The SA-6 GAINFUL (2K12 KUB/KVADRAT) is a two stage, solid-fuel, low-altitude SAM. Although it is frequently reported that a naval version of the missile is the SA-N-3 GOBLET, this is evidently not the case. The 3M9 KUB self-propelled surface-to-air tactical low-altitude anti-aircraft missile system is intended for destruction of aircraft, missiles, cruise missiles and assault helicopters at low to medium altitudes.
The SA-6 low altitude surface to air missile uses radio command guidance immediately after launch, switching to semi-active radar homing in the terminal phase. In the event of jamming or radar shut down the SA-6 may be guided optically and acquire its target after launch. It has radio command guidance with semi-active radar terminal homing.
 The SA-6 system is still an efficient weapon, although service is seriously limited by ageing electronics. The original system design and technology are very demanding in operation, maintenance and repair. Highly appreciated SAM system capabilities, namely vehicles mobility and missile performance, suffer from aging radar electronics and lack of superior command and control network interface. RETIA, a.s. has proposed an SA-6 upgrade that would include the SURN radar vehicle , missile launchers 2P25 and replace of 3M9 missiles including new loading vehicle. This upgrade would prolong system lifetime, increase combat efficiency and decrease operators load. The integrated logistic support is proposed to allow efficient use of upgraded system for the whole lifetime.

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Tuesday, June 26, 2018

The perils of Command


I saw this on ASO(Angry Staff Officer), I got turned to this guy a while back because of Mack, so blame him, LOL.  I am working on a posting but I ran out of time and I am in the middle of my work schedule.    The article is from ASO, and the pics are compliments of "Google"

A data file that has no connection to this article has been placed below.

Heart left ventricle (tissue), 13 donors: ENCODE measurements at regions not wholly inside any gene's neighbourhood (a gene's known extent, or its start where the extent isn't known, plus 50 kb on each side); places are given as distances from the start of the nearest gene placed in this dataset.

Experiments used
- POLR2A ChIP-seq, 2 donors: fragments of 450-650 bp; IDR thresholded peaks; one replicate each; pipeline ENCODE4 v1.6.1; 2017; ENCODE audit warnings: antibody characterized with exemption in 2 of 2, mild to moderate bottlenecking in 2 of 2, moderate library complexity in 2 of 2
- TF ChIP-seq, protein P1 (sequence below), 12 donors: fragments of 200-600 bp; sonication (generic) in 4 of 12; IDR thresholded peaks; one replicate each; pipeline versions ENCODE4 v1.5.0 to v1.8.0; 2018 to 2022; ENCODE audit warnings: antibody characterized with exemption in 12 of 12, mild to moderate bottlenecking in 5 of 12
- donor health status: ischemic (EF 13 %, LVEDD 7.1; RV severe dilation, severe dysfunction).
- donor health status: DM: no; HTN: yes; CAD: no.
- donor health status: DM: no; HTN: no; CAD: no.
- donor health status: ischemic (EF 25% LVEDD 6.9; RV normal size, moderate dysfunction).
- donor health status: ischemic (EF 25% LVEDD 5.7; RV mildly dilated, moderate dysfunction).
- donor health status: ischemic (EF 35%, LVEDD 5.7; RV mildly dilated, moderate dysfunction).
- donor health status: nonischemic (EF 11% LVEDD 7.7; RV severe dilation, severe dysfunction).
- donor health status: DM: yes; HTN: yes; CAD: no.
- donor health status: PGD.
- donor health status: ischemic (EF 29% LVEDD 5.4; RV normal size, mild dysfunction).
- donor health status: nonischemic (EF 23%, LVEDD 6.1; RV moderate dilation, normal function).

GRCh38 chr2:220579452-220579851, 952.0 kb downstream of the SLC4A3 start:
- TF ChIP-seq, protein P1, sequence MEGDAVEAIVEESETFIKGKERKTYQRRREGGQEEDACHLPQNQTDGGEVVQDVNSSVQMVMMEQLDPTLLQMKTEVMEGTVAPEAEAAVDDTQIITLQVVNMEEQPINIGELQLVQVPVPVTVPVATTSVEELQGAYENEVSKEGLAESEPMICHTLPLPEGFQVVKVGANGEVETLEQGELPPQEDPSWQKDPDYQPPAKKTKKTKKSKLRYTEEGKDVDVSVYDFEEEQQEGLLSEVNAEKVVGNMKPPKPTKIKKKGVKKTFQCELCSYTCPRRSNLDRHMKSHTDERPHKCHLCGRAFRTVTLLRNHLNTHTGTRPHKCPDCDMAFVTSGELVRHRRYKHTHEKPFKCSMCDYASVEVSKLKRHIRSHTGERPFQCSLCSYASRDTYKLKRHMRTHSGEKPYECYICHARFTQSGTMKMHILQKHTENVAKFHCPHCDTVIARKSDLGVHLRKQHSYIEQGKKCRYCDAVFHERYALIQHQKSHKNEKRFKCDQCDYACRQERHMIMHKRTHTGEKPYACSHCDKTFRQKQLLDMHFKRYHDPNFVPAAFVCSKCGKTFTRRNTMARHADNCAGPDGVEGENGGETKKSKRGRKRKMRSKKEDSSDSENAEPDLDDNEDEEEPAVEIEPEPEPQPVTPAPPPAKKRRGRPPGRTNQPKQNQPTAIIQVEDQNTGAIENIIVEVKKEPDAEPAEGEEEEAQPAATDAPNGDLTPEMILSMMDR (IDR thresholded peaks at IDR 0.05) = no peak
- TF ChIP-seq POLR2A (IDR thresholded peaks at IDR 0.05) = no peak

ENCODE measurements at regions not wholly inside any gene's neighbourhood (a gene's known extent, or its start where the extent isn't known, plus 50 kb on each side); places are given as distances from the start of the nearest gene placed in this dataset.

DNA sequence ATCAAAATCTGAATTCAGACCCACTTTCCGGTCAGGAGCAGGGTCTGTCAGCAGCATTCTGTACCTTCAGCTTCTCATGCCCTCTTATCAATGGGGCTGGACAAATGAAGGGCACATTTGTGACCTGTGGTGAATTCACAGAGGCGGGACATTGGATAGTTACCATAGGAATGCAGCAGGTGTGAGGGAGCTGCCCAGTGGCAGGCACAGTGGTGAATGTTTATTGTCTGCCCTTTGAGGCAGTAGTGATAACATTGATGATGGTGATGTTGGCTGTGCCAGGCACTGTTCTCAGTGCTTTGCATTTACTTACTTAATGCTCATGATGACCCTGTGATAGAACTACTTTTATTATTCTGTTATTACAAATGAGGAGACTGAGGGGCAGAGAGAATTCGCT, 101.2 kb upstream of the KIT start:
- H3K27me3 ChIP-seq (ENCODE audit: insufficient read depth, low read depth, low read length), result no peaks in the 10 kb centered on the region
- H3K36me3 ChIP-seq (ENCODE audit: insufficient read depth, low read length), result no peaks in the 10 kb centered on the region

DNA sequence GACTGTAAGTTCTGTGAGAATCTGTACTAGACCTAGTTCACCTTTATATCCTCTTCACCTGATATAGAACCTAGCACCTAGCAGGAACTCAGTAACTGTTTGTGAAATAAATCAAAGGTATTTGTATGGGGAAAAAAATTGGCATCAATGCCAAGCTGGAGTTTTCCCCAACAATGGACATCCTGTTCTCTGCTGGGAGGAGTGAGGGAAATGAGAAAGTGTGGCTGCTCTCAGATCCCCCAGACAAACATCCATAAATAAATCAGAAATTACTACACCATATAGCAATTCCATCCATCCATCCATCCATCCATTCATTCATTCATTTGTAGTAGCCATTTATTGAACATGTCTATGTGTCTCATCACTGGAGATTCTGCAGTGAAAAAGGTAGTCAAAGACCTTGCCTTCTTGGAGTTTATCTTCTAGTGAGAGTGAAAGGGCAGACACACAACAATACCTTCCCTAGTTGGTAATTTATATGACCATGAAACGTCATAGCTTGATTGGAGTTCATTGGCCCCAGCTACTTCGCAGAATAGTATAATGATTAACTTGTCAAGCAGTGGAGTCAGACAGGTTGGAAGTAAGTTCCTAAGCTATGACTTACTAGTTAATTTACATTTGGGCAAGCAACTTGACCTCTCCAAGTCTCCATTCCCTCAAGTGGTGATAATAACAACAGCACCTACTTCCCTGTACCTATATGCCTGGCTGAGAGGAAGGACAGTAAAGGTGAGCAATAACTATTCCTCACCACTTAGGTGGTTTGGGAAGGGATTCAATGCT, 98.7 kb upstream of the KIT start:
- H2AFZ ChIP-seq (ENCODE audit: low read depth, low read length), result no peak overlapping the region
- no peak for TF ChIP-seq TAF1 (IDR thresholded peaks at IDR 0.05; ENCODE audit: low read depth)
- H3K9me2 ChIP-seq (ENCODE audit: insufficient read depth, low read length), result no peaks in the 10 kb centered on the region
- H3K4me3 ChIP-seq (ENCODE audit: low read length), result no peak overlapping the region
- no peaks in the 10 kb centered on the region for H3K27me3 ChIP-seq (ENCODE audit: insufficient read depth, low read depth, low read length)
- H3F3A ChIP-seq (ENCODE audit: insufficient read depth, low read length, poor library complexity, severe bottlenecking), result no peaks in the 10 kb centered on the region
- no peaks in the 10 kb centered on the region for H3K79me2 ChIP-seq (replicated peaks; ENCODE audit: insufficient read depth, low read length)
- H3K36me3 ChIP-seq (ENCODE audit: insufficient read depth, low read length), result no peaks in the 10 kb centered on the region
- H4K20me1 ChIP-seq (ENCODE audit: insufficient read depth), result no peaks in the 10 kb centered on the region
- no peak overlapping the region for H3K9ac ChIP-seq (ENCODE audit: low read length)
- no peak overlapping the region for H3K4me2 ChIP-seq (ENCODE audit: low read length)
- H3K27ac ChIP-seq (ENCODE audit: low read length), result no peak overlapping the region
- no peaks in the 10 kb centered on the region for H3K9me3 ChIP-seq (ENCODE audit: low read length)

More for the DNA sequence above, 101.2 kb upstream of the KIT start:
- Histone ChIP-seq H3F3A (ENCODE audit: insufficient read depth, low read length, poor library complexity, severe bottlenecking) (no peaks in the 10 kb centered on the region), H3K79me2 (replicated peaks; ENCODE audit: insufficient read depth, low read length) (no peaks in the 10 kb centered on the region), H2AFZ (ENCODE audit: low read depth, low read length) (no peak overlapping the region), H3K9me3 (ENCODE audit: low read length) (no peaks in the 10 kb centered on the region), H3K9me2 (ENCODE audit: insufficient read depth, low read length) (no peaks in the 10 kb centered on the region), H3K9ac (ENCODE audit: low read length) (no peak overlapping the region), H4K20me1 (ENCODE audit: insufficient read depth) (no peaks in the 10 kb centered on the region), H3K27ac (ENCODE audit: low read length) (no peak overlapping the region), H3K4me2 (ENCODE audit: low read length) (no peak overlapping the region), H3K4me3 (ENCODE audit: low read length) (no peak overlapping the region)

It’s been awhile since I’ve posted anything on here. And for that, I blame command, which sucks away all the years of your life. It’s basically “The Machine” from Princess Bride, just with more soldiers with DUIs.
count rugen
Basically what one month of command feels like.
However, the topic of command is fascinating in and of itself. Especially when one examines the span of control that modern commanders are looking at when compared to past high intensity conflicts. And of course for an opening example, I turned to Star Wars.
During Star Wars: the Empire Strikes Back, Darth Vader appeared in active command of the joint Imperial force that attacked Hoth. While he had a ground commander in the person of General Veers, the Sith lord retained control over naval operations – including  battlefield firing/chokings and promotions. Now, the Imperial Army and Navy were massive; the task force attacking Hoth was merely a small portion of the total force. Granted, the attack was considered decisive to defeating the decentralized Alliance forces as the Hoth system contained a significant number of Alliance high value targets. His presence in this operation was not an aberration – Vader was present in a tactical and operational command capacity at Scarif and Yavin IV. He even piloted a ship during the defense of Death Star I. But even so, these actions would be akin to George Marshall personally overseeing the Sicily landings in World War II.

 General Grant and his staff